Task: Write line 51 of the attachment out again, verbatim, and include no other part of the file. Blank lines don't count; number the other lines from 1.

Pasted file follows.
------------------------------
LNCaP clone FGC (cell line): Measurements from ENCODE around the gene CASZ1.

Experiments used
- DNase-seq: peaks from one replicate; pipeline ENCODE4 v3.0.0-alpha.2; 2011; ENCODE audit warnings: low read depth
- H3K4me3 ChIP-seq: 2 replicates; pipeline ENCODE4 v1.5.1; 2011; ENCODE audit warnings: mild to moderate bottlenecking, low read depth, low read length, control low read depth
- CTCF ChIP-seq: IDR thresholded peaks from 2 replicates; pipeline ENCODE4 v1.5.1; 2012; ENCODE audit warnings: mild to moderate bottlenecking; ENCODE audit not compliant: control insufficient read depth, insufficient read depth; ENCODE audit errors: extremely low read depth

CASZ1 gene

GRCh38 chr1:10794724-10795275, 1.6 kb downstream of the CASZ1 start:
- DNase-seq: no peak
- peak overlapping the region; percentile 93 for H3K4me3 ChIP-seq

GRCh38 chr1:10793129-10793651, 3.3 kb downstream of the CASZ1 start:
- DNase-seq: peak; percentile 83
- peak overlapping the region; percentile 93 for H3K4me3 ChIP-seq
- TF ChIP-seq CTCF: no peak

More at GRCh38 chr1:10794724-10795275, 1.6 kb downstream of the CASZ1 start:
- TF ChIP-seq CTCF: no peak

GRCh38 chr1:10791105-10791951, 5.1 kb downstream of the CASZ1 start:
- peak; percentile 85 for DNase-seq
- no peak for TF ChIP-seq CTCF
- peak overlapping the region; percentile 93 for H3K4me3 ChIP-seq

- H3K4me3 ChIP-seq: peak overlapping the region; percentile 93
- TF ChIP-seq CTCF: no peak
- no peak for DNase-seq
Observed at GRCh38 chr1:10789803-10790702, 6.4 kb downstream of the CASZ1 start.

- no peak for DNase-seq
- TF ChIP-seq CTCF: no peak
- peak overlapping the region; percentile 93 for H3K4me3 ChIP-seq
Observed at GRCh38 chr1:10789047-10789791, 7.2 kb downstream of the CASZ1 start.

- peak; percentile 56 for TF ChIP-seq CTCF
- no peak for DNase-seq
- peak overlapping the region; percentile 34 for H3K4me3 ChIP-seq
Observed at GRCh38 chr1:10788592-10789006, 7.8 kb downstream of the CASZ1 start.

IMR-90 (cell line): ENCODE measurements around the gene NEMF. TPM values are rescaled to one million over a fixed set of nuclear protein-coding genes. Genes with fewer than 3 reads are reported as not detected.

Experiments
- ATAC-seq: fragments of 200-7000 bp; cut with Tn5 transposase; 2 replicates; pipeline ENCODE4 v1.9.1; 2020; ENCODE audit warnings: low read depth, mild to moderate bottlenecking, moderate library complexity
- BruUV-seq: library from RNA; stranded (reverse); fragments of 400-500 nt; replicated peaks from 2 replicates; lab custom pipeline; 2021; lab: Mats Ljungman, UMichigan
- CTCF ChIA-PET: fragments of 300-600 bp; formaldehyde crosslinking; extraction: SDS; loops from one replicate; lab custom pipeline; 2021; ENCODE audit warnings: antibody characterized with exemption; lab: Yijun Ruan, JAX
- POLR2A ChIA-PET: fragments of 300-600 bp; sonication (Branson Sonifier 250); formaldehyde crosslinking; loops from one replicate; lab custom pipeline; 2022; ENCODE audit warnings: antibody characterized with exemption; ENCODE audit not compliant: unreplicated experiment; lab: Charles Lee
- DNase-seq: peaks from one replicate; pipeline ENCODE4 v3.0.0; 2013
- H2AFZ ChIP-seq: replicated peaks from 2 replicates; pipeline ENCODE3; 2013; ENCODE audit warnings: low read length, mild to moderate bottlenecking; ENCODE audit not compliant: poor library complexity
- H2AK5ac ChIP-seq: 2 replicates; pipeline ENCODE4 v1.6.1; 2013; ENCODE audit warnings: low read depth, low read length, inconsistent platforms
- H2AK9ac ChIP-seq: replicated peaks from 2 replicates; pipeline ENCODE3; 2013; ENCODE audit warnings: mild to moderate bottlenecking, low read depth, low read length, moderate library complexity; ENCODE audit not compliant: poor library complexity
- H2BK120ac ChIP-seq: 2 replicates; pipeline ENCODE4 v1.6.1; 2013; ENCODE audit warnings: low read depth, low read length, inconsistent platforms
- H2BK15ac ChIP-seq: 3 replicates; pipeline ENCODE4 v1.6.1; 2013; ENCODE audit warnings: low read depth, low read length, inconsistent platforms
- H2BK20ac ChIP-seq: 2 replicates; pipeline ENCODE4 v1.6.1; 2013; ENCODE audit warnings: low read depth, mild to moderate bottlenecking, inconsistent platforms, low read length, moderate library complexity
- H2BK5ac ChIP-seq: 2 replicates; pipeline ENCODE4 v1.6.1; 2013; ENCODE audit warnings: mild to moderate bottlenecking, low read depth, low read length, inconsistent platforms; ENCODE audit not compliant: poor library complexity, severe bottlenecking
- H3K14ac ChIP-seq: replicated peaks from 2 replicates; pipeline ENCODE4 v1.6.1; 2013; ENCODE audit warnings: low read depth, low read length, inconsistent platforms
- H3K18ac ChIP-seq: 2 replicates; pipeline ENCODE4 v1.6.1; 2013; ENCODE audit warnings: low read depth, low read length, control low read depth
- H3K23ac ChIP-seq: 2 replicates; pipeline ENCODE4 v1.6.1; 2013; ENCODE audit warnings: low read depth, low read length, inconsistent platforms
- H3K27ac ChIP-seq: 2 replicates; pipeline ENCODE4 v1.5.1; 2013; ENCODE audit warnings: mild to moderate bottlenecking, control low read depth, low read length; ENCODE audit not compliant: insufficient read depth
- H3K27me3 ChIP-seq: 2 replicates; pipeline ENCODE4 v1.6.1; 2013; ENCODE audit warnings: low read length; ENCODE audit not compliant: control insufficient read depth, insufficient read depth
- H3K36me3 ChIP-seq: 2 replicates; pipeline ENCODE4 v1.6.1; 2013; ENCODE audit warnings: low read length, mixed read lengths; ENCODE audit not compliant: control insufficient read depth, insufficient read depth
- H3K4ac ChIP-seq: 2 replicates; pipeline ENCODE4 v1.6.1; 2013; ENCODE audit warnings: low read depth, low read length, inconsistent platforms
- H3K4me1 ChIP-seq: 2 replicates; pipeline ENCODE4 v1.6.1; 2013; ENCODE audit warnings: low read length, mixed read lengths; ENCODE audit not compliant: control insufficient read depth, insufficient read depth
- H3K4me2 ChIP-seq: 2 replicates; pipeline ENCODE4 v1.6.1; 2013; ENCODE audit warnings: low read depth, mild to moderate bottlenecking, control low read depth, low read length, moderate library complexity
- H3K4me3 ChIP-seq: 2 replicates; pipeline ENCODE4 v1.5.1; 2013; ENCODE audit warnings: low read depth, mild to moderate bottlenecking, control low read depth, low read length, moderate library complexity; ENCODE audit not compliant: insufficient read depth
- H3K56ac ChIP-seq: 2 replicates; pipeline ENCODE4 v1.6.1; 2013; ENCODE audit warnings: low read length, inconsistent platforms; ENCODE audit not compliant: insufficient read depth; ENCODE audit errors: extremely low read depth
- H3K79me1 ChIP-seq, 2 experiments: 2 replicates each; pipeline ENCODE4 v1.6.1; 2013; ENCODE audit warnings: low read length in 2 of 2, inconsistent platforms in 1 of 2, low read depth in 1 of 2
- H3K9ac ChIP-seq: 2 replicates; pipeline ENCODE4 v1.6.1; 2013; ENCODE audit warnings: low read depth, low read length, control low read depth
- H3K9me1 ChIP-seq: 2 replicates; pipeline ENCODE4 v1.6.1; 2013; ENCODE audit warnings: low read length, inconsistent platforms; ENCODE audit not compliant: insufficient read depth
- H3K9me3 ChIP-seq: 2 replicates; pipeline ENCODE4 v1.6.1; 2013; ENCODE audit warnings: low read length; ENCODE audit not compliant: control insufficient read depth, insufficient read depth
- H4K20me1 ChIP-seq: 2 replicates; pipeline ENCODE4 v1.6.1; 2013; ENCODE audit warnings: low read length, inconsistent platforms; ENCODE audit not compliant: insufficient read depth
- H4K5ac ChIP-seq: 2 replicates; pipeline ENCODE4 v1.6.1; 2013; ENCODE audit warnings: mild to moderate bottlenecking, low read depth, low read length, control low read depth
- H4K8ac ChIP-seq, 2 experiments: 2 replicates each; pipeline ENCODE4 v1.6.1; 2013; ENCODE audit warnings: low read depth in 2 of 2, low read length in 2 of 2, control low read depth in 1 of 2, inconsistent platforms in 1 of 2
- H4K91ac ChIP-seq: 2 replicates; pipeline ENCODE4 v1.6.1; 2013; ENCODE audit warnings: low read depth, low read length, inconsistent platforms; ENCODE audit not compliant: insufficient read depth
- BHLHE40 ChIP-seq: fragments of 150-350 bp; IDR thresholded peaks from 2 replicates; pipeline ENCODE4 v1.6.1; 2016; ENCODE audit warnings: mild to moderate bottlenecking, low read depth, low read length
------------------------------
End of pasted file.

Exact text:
- H3K36me3 ChIP-seq: 2 replicates; pipeline ENCODE4 v1.6.1; 2013; ENCODE audit warnings: low read length, mixed read lengths; ENCODE audit not compliant: control insufficient read depth, insufficient read depth